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¡Yo Quiero Mi Halloween! Mexico’s Dia De Los Muertos


All those years living in Mexico, I could remember kids yelling “Yo quiero mi Halloween!” from October 30th to November 2nd. Since moving to the US, I now realize that Halloween is only celebrated on October 31st.  Like the U.S. version, the streets of Mexico are filled with kids dressed in their favorite costumes asking for candy. But the traditional Mexican celebration is not Halloween but Dia de los Muertos.

Dia de los Muertos, which is celebrated on Nov 2nd, is a Mexican celebration dedicated to loved ones that have passed away. This tradition dates back to pre-Hispanic times. On this day, cemeteries are filled with families cleaning their loved ones graves and decorating them with flowers, favorite foods, and items of the deceased. To help guide the souls, lit candles are placed around the grave as a pathway. It is common to see celebrators wearing masks or actually painting sugar skulls on their faces, This is done to overcome the fear of death and welcome it.

Another tradition is to create an altar de muertos. The altar consists of a covered table with a few crates or boxes placed on top to create open shelves and other raised display areas. A picture of the deceased is placed on the alter surrounded by personal belongings and any offerings the person enjoyed in life such as a bottle of tequila or their favorite foods.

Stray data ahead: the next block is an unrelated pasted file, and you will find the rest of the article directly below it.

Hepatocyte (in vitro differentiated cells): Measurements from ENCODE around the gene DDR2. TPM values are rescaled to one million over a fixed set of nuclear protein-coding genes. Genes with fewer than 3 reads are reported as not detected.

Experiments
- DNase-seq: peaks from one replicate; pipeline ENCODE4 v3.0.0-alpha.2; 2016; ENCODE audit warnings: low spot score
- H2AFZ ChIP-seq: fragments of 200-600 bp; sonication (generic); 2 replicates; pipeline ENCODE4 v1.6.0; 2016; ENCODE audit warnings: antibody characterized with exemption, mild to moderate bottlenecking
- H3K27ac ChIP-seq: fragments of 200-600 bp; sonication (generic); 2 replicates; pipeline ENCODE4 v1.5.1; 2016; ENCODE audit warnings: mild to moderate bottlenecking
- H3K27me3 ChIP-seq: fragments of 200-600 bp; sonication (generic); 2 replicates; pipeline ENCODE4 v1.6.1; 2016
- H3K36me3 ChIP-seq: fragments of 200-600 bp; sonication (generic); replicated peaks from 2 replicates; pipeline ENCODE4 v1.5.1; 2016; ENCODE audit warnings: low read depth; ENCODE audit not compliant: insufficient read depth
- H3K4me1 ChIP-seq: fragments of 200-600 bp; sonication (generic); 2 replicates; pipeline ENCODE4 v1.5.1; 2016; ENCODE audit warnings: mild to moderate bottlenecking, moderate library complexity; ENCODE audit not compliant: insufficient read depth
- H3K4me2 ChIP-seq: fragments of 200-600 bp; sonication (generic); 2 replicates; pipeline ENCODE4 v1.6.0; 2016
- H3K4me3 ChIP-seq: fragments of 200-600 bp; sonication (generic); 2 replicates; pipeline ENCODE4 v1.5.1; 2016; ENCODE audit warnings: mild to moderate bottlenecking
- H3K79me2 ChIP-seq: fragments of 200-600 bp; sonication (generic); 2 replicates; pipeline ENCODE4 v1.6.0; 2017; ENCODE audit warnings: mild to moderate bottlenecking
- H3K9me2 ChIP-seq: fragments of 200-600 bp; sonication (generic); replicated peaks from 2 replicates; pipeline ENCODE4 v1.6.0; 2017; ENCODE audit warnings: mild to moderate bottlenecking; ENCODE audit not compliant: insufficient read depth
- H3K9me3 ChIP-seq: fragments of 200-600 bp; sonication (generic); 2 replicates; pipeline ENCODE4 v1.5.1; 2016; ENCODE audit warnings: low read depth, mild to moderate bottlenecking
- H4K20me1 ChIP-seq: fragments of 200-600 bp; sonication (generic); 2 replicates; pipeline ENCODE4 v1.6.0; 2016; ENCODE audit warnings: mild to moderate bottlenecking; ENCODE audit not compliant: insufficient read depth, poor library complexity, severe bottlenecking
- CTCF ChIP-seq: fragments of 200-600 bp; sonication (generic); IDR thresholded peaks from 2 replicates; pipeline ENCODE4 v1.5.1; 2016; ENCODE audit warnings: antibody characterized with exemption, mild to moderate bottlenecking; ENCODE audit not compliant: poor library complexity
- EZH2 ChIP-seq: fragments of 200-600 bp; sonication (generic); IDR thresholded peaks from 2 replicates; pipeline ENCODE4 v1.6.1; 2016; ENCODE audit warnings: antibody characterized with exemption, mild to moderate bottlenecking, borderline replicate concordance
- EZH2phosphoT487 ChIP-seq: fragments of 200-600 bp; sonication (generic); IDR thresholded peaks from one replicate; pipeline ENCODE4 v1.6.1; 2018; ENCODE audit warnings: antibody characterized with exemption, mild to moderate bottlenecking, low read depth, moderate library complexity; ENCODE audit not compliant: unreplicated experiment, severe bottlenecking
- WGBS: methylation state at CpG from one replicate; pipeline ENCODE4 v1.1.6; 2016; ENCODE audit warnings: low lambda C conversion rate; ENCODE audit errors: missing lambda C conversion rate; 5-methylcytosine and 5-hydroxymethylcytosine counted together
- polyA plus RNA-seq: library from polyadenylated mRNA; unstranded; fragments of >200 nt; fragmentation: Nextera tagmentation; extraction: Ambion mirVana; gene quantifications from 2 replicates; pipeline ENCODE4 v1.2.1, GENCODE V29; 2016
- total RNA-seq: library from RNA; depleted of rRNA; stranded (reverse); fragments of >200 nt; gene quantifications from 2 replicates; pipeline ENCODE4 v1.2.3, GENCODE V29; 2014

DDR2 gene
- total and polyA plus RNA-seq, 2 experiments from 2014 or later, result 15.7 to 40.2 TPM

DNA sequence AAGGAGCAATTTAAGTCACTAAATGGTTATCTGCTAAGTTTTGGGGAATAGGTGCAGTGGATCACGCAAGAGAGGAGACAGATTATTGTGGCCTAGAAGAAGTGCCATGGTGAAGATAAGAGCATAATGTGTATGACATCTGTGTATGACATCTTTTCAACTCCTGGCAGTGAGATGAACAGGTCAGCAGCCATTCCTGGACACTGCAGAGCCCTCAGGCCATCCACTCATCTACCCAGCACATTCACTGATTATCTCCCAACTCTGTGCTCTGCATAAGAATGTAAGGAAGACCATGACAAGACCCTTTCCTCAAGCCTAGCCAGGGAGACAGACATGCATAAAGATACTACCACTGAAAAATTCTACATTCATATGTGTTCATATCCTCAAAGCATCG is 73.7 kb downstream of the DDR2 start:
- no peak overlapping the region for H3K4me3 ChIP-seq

Dia de los Muertos also has candy and goodies for the living to enjoy. Usually the streets of Mexico are filled with farmer market style stalls selling all kinds of candy skulls, Chocolate Coffins, pan de muerto, hot chocolate, and tamales. Along with these goodies you can also find stalls selling colorfully decorated ceramic skulls, skeleton figures dressed in traditional Mexican clothing, and all kind of toys relating to death.

One of the icons of Dia de los Muertos is la Catrina, a female skeleton sometimes dressed in an elegant dress or as bare bones.  The famous Mexican print maker, cartoon illustrator, and lithographer Jose Guadalupe Posada version of the Catrina is the most well known.

Hasta los huesos

Día de muertos en Oaxaca

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